The exposed surface of the eye is continuously covered by a thin film of fluid, the tear film, which covers the entire ocular surface, including the cornea (the clear “window” of the eye) and conjunctiva (the white part of the eye, which extends under the eyelid). The tear film is a complex fluid that is secreted by several different glands surrounding the eye. The epithelial cells of the ocular surface itself also secrete components of the tear film. The action of blinking spreads the film of tears over the whole surface of the eye and mixes the tears underneath the lids. The tear film serves as an interface between the external environment and the ocular surface and is the first layer of protection for the cornea and conjunctiva. It is constantly responding to stresses that include desiccation, bright light, cold, mechanical stimulation, physical injury, noxious chemicals, and bacterial, viral, and parasitic infection. The tear film also maintains the health of the cornea and conjunctiva by providing optimal electrolyte composition, pH, nutrient levels, and a complex mix of proteins, lipids, and mucin. To respond to these various external and internal requirements, exquisite control of the volume, composition, and structure of the tear film is required. This control arises from regulating secretion from the individual orbital glands and ocular surface epithelia. Regulation of tear secretion provides an extremely stable fluid that protects and maintains the cornea and conjunctiva and ensures that the transparent cornea provides the retina with its window to the world and ensures clear vision.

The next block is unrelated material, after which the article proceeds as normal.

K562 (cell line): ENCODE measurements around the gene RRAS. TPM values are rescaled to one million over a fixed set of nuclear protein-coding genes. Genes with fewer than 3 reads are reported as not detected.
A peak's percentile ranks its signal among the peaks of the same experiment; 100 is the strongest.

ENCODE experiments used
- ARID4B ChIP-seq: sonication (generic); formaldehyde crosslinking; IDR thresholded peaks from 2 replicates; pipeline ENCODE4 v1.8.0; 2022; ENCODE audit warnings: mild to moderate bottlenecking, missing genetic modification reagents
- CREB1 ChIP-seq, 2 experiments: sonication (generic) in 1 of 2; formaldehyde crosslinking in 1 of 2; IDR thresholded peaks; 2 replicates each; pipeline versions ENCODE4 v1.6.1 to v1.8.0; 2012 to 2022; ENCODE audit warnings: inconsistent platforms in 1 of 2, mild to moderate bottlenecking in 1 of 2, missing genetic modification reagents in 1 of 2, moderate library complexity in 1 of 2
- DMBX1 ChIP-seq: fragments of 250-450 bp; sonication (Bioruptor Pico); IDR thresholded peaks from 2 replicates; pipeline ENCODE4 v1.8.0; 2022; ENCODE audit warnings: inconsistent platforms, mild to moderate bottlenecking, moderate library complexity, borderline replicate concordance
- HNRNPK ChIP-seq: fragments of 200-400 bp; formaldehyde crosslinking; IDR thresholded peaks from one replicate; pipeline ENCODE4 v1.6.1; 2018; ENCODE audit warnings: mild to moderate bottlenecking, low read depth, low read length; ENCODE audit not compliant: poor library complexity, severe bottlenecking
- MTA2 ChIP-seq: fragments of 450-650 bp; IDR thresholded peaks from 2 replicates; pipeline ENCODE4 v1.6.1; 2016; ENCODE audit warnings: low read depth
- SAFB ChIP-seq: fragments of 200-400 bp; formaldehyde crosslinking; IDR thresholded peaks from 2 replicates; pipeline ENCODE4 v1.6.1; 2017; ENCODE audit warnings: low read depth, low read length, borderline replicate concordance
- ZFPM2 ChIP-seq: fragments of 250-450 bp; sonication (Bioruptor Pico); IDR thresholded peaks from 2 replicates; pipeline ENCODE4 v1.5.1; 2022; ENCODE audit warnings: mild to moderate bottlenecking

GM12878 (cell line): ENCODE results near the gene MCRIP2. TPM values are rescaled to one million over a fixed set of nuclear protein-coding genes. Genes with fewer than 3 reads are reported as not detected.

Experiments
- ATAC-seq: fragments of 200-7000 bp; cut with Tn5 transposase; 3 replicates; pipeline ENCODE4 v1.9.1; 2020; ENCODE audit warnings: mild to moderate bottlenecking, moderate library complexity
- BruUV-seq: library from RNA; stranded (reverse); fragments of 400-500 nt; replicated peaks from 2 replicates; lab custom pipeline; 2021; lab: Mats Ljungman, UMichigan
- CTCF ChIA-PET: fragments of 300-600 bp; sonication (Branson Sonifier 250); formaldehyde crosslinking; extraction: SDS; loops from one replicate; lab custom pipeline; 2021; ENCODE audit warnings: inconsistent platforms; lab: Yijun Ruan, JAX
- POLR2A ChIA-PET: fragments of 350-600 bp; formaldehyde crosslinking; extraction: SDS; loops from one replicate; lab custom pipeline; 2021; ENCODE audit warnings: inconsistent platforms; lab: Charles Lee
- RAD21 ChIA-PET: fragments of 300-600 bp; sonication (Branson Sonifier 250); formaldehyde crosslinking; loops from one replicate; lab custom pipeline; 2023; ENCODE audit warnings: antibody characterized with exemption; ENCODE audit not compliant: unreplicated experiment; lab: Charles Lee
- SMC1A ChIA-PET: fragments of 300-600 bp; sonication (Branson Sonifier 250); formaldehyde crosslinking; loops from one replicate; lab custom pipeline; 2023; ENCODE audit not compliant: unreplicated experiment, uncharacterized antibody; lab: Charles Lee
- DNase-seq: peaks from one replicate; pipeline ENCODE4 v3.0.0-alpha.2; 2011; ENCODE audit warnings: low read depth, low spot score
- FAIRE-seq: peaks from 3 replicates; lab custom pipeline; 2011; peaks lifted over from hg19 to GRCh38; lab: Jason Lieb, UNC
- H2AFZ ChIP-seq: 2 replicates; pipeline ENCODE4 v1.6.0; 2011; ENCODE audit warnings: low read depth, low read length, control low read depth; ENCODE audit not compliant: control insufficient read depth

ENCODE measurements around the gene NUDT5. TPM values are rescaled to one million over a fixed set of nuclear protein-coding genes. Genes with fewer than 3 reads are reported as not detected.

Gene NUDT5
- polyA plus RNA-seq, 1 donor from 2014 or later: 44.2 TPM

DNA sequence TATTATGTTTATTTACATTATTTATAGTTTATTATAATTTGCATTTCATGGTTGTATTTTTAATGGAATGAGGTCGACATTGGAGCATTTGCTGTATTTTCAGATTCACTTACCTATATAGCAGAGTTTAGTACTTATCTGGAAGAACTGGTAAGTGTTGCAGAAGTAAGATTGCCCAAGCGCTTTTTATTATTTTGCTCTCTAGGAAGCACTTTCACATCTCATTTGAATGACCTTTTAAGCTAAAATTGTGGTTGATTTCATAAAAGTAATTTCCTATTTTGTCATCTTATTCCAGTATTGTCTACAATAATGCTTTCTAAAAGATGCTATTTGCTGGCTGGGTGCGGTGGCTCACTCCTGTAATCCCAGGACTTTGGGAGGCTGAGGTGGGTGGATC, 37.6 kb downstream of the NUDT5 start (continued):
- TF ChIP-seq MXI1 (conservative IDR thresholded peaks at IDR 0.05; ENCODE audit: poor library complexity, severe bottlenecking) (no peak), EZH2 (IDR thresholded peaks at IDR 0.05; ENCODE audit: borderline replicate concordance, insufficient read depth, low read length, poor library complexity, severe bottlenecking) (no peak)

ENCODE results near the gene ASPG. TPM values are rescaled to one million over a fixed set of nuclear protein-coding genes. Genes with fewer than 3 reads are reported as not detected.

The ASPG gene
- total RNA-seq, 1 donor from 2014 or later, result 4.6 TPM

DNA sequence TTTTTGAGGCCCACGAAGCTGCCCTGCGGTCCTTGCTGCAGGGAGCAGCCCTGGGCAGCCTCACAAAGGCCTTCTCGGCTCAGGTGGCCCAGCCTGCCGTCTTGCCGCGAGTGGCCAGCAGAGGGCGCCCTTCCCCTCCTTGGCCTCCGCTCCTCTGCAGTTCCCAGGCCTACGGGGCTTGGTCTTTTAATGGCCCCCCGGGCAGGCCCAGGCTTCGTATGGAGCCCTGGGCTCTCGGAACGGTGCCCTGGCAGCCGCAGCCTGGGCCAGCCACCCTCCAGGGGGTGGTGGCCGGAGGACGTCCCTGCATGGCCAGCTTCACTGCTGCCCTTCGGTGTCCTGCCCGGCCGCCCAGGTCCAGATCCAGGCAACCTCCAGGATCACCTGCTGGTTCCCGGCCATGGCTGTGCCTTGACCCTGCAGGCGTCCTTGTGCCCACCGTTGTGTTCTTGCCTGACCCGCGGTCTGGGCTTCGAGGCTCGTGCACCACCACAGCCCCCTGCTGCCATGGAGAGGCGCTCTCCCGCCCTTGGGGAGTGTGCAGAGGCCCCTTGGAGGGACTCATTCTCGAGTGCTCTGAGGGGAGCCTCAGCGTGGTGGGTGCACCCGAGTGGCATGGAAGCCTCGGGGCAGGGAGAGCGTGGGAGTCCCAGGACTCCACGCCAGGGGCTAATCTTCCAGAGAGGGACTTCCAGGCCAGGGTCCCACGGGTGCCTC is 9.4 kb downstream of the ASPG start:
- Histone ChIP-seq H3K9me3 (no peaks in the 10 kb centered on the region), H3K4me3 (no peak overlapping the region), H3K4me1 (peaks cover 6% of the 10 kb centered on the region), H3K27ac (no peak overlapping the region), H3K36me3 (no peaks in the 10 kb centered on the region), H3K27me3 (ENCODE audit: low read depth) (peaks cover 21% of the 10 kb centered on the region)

PubDate: 2017-12-12T09:30:58Z
      DOI: 10.1016/s1569-2590(05)10002-0
      Issue No: Vol. 10 (2017)
  • The Corneal Endothelium
    • Authors: Jorge Fischbarg
      Pages: 113 - 125
      Abstract: Publication date: 2005
      Source:Advances in Organ Biology, Volume 10
      Author(s): Jorge Fischbarg
      The corneal endothelium, also called “corneal posterior epithelium” is a comparatively thin innermost layer of the cornea. This chapter discusses the shape, function, and transparency of endothelial cells and electrolyte transport by the endothelium. The corneal endothelium is placed directly in the visual pathway. Therefore, a prime imperative is that this layer be transparent. However, as anticipated above, there are other requirements for it as well. The cornea is one of the very few organs in the body without blood vessels. Hence, nutrients for the stromal cells have to come across the endothelium from the aqueous humor in the anterior chamber. The chapter also discusses the the mechanism underlying fluid transport. The mechanism by which fluid would be osmotically transported by way of small local osmotic gradients is known as “local osmosis.” It is a popular explanation, in fact the predominant one, frequently found in textbooks. However, an in‐depth examination of the consequences of such mechanism for the corneal endothelial layer finds problems with it.

      PubDate: 2017-12-12T09:30:58Z
      DOI: 10.1016/s1569-2590(05)10004-4
      Issue No: Vol. 10 (2017)
  • Ciliary Body and Ciliary Epithelium
    • Authors: Nicholas A. Delamere
      Pages: 127 - 148
      Abstract: Publication date: 2005
      Source:Advances in Organ Biology, Volume 10
      Author(s): Nicholas A. Delamere